|Wednesday, August 1
Updated: August 2, 8:28 AM ET
Jags' Daniels left without 'best friend'
By John Clayton
JACKSONVILLE, Fla. -- LeShun Daniels grew up with the late Minnesota Vikings right tackle Korey Stringer. They attended Ohio State together. They were virtually the same age -- 27 years old -- with their birthdays just two weeks apart. Though Stringer was a Vikings starter and Daniels a backup who was on and off the roster, they spent parts of four seasons together on the Vikings.
"He's my best friend. He's my brother," Daniels said as tears welled up over Stringer's death early Wednesday morning.
Daniels, a member of the Jacksonville Jaguars, stayed in contact with Stringer through the opening of training camp.
"He was in great shape," Daniels said. "He came into camp around 350. He was working out, lifting, running. So I thought he would have been fine up there this year."
Stringer left Daniels a message on his cellular phone Monday, but trying to coordinate conversations between friends during the double-sessions of training camp is too tough. At 11 p.m. on Tuesday night, Daniels received a call from Vikings offensive line coach Mike Tice. The news had him shaking.
"He told me Korey was hospitalized and that his body had shut down because of the heat," Stringer said. "I guess the heat index around Minnesota was around (110 degrees) yesterday."
At 3 a.m, Tice called another time. Tice told Daniels that his best friend had died. A lot of things flashed through Daniels' mind. He thought of Stringer's family. Their children were in the same pre-school. Daniels said he knew that Stringer had taken care of all of his insurance for his family.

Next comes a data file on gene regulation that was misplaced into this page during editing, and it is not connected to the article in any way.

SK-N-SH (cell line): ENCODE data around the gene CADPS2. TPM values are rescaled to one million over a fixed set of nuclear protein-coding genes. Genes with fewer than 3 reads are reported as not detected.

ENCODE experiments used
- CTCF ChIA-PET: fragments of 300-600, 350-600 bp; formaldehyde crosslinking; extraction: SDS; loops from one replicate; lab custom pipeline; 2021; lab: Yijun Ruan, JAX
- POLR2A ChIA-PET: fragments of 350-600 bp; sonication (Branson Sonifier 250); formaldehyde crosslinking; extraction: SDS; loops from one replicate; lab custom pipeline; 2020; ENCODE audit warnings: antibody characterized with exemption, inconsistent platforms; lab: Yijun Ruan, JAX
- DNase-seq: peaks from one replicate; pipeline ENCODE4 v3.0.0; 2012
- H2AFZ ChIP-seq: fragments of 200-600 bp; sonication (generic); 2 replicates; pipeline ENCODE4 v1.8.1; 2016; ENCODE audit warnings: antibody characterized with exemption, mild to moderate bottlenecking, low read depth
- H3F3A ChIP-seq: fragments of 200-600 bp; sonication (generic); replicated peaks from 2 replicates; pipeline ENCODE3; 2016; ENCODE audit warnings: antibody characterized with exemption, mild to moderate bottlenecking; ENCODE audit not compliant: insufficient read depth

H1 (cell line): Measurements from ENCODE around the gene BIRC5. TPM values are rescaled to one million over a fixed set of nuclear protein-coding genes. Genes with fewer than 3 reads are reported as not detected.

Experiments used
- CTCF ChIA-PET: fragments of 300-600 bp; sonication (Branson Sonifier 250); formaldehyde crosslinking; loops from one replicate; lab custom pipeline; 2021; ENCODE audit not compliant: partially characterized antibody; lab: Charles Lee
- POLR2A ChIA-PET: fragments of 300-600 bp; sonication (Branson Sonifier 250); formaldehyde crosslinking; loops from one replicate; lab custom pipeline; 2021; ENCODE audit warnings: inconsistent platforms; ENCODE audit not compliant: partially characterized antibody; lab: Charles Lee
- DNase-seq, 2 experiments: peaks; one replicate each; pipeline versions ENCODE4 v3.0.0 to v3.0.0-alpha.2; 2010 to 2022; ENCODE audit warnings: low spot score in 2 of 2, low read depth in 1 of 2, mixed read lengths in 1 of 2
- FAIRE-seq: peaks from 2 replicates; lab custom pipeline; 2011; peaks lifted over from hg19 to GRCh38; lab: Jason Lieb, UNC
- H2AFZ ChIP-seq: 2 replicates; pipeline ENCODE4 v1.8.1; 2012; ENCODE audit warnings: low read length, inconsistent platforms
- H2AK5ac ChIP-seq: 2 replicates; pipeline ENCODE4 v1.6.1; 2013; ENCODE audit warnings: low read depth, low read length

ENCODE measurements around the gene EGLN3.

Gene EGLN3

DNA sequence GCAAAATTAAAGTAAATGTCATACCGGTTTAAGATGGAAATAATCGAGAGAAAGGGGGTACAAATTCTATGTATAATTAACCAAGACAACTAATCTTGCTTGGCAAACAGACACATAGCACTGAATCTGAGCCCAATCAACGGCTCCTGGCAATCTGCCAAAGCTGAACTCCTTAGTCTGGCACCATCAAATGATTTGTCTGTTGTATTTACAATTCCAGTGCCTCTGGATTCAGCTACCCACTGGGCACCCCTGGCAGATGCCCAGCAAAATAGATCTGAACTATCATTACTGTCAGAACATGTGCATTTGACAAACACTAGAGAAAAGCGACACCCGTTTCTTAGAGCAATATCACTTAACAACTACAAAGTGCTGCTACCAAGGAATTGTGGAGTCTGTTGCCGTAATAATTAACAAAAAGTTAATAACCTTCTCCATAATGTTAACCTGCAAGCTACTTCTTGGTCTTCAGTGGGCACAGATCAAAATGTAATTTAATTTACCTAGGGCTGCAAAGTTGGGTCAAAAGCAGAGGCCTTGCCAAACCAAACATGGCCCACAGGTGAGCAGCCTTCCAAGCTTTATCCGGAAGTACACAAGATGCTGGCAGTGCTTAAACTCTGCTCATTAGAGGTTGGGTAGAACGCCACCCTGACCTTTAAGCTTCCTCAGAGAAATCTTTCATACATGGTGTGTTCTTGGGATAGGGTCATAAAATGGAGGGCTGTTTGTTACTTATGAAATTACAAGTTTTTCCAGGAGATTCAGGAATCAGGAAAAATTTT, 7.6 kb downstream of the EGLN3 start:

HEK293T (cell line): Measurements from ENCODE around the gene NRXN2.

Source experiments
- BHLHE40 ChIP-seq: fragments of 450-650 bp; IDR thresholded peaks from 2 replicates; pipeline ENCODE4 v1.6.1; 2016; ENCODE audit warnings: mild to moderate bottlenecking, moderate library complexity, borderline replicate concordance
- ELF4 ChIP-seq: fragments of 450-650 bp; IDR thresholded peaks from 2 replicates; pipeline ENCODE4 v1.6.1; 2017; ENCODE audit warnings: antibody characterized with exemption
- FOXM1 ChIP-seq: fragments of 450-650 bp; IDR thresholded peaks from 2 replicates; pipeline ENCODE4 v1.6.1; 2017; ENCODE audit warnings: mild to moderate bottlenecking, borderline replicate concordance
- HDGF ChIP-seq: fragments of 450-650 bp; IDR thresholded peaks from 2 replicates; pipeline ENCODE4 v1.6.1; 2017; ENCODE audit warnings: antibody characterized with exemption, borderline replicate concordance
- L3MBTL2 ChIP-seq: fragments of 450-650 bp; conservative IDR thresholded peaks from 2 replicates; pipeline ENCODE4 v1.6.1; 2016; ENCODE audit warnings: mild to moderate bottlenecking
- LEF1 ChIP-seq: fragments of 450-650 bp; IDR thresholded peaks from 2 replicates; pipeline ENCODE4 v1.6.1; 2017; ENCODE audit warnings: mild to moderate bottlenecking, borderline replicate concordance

"Losing a good friend is pretty tough," Daniels said.
Daniels is 6-foot-1 and 304 pounds, not as big as Stringer. Being a big guy, he knows the difficulty of trying to stay hydrated during those hot summer days. In fact, Daniels has an edge. His wife runs a food service program, so he believes he is more educated than a lot of players.
"I know a lot of guys take nutritional supplements to try to maintain their weight or take different vitamins to try to stay on top of their game," Daniels said. "I read in the paper a couple of days ago that a couple of Florida guys passed away from just working out. You are starting to see it a lot now. There is a lot of pressure being put on athletes to be in tip-top shape just so you are able to compete.
"A lot of the big guys have to come into camp at a certain weight, so they are cutting weight -- not eating, drinking and living on water."
Daniels said that players need to know the limits of their body, to know when to stop and rest a while.
"You got to know your limits," Daniels said. "That's another part of competing. You got to know how far you can go and when to stop."
John Clayton is a senior NFL writer for ESPN.com.